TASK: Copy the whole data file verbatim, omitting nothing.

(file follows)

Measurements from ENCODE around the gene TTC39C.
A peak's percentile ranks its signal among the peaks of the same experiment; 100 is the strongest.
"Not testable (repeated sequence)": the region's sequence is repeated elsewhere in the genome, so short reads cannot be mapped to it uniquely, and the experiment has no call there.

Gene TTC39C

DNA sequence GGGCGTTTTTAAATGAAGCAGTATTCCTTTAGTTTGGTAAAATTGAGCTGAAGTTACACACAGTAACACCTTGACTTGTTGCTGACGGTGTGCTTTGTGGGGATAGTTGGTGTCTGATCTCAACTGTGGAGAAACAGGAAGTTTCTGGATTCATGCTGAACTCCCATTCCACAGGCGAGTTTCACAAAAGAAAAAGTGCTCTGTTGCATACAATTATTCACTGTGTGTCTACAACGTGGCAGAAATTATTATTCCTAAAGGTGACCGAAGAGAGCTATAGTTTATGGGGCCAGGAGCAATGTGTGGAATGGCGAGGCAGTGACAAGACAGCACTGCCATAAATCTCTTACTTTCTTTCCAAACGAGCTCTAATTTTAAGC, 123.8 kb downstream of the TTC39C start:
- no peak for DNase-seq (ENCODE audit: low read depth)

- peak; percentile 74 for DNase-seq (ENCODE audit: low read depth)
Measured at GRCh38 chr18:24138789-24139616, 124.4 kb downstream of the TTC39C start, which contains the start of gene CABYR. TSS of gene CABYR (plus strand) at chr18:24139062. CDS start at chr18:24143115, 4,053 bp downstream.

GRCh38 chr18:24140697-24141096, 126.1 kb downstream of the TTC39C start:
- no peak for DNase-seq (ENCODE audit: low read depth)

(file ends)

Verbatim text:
Measurements from ENCODE around the gene TTC39C.
A peak's percentile ranks its signal among the peaks of the same experiment; 100 is the strongest.
"Not testable (repeated sequence)": the region's sequence is repeated elsewhere in the genome, so short reads cannot be mapped to it uniquely, and the experiment has no call there.

Gene TTC39C

DNA sequence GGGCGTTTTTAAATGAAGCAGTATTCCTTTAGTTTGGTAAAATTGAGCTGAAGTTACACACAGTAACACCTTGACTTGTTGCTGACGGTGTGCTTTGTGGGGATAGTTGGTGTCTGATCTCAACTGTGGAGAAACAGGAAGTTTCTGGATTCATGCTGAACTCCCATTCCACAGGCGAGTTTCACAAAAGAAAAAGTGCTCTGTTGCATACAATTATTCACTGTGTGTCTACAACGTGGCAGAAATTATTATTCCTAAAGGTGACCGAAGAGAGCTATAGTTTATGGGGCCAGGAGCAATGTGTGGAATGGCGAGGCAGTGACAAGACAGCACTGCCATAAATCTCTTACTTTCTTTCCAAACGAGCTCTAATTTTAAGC, 123.8 kb downstream of the TTC39C start:
- no peak for DNase-seq (ENCODE audit: low read depth)

- peak; percentile 74 for DNase-seq (ENCODE audit: low read depth)
Measured at GRCh38 chr18:24138789-24139616, 124.4 kb downstream of the TTC39C start, which contains the start of gene CABYR. TSS of gene CABYR (plus strand) at chr18:24139062. CDS start at chr18:24143115, 4,053 bp downstream.

GRCh38 chr18:24140697-24141096, 126.1 kb downstream of the TTC39C start:
- no peak for DNase-seq (ENCODE audit: low read depth)